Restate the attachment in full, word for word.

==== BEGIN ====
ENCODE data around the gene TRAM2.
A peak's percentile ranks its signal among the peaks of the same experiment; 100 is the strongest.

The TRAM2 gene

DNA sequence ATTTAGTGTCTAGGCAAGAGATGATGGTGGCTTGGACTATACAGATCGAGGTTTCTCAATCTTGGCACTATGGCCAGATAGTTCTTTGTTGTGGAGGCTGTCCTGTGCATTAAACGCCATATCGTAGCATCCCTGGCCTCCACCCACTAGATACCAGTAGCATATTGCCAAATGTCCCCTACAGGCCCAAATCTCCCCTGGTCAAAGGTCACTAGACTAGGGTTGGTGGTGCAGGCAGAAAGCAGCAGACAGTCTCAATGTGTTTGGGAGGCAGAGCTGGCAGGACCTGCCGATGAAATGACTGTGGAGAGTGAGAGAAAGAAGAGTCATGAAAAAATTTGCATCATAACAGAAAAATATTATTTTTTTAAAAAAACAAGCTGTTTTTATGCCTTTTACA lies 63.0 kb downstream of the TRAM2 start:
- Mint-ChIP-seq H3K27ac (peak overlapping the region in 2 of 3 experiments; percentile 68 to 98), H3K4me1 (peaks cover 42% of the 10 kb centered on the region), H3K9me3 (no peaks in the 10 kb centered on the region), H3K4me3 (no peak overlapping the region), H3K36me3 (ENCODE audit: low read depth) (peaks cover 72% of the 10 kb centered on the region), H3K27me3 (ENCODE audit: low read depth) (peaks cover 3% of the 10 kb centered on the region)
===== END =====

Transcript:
ENCODE data around the gene TRAM2.
A peak's percentile ranks its signal among the peaks of the same experiment; 100 is the strongest.

The TRAM2 gene

DNA sequence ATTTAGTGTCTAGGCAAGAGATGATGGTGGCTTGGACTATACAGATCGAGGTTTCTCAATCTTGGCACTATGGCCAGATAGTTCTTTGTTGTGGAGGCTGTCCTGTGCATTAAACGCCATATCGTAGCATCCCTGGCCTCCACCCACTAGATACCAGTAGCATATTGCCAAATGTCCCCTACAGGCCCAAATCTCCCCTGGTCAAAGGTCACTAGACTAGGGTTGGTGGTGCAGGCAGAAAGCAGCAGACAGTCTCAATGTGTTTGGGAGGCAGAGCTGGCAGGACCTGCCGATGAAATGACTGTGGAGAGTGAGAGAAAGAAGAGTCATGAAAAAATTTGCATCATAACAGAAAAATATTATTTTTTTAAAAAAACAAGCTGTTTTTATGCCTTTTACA lies 63.0 kb downstream of the TRAM2 start:
- Mint-ChIP-seq H3K27ac (peak overlapping the region in 2 of 3 experiments; percentile 68 to 98), H3K4me1 (peaks cover 42% of the 10 kb centered on the region), H3K9me3 (no peaks in the 10 kb centered on the region), H3K4me3 (no peak overlapping the region), H3K36me3 (ENCODE audit: low read depth) (peaks cover 72% of the 10 kb centered on the region), H3K27me3 (ENCODE audit: low read depth) (peaks cover 3% of the 10 kb centered on the region)